"These proposals are no more than good intentions, because they don't actually give a price for anything," Jean-Philippe Brette, member of the grassroots organisation In Vivo, says, arguing they fail to calculate the price of carbon emissions.
Global warming or pverty?
On Tuesday, former French environment minister Nicolas Hulot, union leader Laurent Berger, and 19 non-governmental organizations, presented 66 proposals as part of a new ecology and social pact to reconcile the fight against global warming with the fight against poverty.
"When you ask for money, you have to be very clear about what you're going to do with this money, and explain why you've chosen one policy over another," Brette told RFI.
Brette's organisation was due to hold a debate Tuesday night to discuss how to reformulate taxes that accompany people through the energy transition, without penalizing those who are hard up.
He argues that Yellow Vest protesters went on strike precisely because they were being unfairly taxed.
Samuel Leré, spokesperson of the Nicolas Hulot foundation and one of the signatories of Tuesday's pact, defends its proposals.
Fiscal 'big bang'
"I don't think our propoals are merely good intentions," he tells RFI, pointing to one "clear example": dissociating public investment in clean energy from public debt.
"We reckon that France will need between 20 to 40 billion euros per year. Today, we're unable to make this contribution, because we're limited by tight EU fiscal rules," he says.
Nicolas Hulot and his cosignatories are calling for a fiscal 'big bang' to free up resources that would allow France to make a pain-free energy transition.
"We hope that this time the government will listen to us," continues Leré. "For years, we've been warning authorities about the importance of putting in place a fair energy transition for all." To no avail.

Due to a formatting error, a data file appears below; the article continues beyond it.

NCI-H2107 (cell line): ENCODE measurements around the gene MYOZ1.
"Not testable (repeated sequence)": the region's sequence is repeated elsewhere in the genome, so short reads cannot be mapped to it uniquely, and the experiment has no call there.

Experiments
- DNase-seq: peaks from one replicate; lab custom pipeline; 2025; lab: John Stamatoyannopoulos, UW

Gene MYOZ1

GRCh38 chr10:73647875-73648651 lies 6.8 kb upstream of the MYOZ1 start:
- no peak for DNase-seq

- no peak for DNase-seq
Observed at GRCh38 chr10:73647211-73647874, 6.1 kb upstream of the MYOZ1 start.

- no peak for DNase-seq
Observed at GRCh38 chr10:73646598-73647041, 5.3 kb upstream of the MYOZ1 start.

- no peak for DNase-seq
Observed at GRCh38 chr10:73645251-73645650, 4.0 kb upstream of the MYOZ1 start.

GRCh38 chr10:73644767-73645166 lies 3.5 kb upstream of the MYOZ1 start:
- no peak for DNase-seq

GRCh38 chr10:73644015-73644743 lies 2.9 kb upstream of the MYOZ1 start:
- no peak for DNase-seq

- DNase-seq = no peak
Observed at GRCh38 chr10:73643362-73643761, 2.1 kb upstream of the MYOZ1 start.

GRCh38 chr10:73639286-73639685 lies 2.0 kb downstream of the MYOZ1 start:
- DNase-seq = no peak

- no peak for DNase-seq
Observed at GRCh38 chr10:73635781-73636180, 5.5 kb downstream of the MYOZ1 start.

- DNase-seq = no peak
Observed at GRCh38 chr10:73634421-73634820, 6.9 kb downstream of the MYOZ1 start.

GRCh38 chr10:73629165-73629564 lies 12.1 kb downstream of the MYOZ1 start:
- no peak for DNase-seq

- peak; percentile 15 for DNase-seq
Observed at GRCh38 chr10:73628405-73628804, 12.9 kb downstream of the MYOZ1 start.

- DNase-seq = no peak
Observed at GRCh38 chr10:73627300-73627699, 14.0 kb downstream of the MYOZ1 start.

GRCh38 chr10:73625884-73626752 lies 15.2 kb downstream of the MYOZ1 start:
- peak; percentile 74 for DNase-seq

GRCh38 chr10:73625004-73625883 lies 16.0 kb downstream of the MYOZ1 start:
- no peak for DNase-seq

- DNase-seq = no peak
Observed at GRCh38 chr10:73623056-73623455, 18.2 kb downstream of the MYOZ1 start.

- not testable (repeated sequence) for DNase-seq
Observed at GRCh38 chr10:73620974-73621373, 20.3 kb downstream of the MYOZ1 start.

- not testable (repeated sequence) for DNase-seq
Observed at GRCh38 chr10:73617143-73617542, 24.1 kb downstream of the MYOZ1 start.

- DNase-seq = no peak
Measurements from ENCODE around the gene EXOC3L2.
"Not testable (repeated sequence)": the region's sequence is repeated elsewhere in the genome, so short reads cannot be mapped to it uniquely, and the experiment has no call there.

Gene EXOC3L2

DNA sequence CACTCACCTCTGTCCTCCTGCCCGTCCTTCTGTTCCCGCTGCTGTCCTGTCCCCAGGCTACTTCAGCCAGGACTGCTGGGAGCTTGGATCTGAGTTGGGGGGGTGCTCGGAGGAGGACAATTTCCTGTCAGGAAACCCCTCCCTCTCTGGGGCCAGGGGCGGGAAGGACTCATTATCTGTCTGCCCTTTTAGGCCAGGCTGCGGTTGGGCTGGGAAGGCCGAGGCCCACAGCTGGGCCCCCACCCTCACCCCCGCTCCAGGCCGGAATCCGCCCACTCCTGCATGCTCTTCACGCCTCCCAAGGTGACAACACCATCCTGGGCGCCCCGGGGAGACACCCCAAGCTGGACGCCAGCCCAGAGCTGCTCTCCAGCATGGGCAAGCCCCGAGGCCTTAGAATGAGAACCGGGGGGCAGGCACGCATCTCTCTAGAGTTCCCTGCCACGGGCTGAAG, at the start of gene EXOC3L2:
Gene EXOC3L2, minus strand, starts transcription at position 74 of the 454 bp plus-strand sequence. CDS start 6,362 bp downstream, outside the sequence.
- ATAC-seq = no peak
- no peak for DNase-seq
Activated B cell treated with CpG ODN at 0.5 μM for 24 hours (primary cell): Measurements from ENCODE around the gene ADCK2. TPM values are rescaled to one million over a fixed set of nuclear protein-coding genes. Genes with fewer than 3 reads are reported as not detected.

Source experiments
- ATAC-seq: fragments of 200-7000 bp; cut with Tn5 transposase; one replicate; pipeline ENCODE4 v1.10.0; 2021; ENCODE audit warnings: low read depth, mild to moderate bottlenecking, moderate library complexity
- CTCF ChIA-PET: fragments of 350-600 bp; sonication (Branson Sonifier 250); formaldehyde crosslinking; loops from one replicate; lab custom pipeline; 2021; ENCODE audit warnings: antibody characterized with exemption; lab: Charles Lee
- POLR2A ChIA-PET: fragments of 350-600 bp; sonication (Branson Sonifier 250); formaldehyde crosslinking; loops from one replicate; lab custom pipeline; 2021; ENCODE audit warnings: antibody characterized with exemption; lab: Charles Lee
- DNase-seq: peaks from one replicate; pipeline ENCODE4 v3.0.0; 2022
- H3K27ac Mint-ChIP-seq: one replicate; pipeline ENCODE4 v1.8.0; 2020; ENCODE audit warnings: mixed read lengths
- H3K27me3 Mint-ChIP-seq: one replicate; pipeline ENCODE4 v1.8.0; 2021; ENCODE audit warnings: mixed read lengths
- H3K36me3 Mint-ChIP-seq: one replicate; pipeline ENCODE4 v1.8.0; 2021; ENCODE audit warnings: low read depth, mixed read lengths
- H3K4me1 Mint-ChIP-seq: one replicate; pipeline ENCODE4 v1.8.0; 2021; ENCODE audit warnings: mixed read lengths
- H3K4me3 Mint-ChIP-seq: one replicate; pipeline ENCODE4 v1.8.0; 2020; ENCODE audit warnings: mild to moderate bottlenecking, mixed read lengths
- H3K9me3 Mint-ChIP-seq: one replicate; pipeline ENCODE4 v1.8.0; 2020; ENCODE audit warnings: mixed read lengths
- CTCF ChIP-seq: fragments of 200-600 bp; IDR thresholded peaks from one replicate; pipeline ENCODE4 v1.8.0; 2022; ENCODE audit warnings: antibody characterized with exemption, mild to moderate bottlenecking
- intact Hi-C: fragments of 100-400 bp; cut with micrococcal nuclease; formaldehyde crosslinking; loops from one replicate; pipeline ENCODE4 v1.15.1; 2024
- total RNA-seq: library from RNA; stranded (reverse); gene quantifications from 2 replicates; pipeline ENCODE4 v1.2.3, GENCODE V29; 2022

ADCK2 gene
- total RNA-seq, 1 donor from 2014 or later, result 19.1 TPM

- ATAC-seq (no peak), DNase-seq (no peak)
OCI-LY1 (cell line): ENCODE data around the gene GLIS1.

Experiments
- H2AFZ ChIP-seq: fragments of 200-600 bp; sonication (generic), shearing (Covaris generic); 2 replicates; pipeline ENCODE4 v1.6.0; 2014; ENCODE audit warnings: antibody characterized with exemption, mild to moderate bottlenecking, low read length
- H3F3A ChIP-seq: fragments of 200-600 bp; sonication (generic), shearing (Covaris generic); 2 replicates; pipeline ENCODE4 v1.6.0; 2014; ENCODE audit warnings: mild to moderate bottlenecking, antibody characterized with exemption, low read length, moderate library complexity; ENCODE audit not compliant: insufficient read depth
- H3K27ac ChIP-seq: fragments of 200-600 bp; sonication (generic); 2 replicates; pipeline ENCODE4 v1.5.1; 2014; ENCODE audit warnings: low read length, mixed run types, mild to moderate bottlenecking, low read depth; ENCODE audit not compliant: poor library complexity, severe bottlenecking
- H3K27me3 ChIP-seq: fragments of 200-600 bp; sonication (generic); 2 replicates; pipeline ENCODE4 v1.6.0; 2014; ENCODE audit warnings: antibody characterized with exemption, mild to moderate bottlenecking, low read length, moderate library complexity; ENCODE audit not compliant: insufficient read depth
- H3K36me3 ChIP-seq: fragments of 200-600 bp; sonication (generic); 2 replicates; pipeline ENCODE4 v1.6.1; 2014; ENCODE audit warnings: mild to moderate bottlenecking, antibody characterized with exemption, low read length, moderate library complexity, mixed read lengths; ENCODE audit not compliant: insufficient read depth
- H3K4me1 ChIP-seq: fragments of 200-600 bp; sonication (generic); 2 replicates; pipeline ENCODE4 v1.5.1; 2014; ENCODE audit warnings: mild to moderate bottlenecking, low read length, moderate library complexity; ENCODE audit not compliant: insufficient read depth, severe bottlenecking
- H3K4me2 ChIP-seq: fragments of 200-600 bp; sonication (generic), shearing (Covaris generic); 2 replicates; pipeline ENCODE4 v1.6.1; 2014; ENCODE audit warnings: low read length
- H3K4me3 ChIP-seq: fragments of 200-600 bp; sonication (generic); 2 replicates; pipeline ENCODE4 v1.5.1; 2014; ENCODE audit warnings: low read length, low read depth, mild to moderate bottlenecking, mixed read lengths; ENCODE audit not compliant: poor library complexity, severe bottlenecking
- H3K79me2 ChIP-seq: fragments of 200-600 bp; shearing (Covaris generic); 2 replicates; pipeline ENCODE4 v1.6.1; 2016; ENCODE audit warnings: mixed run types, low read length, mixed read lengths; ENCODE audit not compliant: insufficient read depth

Last August, Hulot slammed the door saying that the Republic on the Move government was simply not doing enough to fight climate chaos and the collapse of biodiversity.
However, Brette of the grassroots organisation In Vivo, fears that pushing public opinion towards inefficient renewable energy sources is "skewed."
A different model
"What would be efficient is to invest in renewable energy sectors that work, in line with the Court of Auditors' recommendations," he says.
Currently, two thirds of investments are geared towards solar power, and a third towards wind power. Brette believes more emphasis should be placed on better insulating homes or producing electric vehicles.
"It’s a utopia, it’s not really practical," thinks for his part communications specialist Philippe Moreau-Chevrolet, however he recognises the "value" of the ecological and social pact.
"There has been no alternative to Macron and his government till now. It is really important that one exists," he comments.
"There has to be different voices when it comes to climate change, and Nicolas Hulot wasn’t at ease in the government. He wants to have his own model," he told RFI.
What these proposals will change, if the government decides to go through with them; is ensuring that in future, new policies are evaluated according to their impact on the environment and the bottom 10% of the population, who are the hardest up.
"We hope that they [the government] take into account all our proposals, not just some of them," argues Hulot's spokesperson Leré.
The proposals will be debated next week during the final leg of France's national debate, that was triggered initially by government plans to raise fuel taxes, considered unfair for motorists and consumers.
If approved, the pact will likely get its baptism of fire in July when the goverment begins examing a new public transport law to improve access to transport for citizens in rural areas.
"The priority going forward has to be to reconcile France's environmental and social needs," says Leré.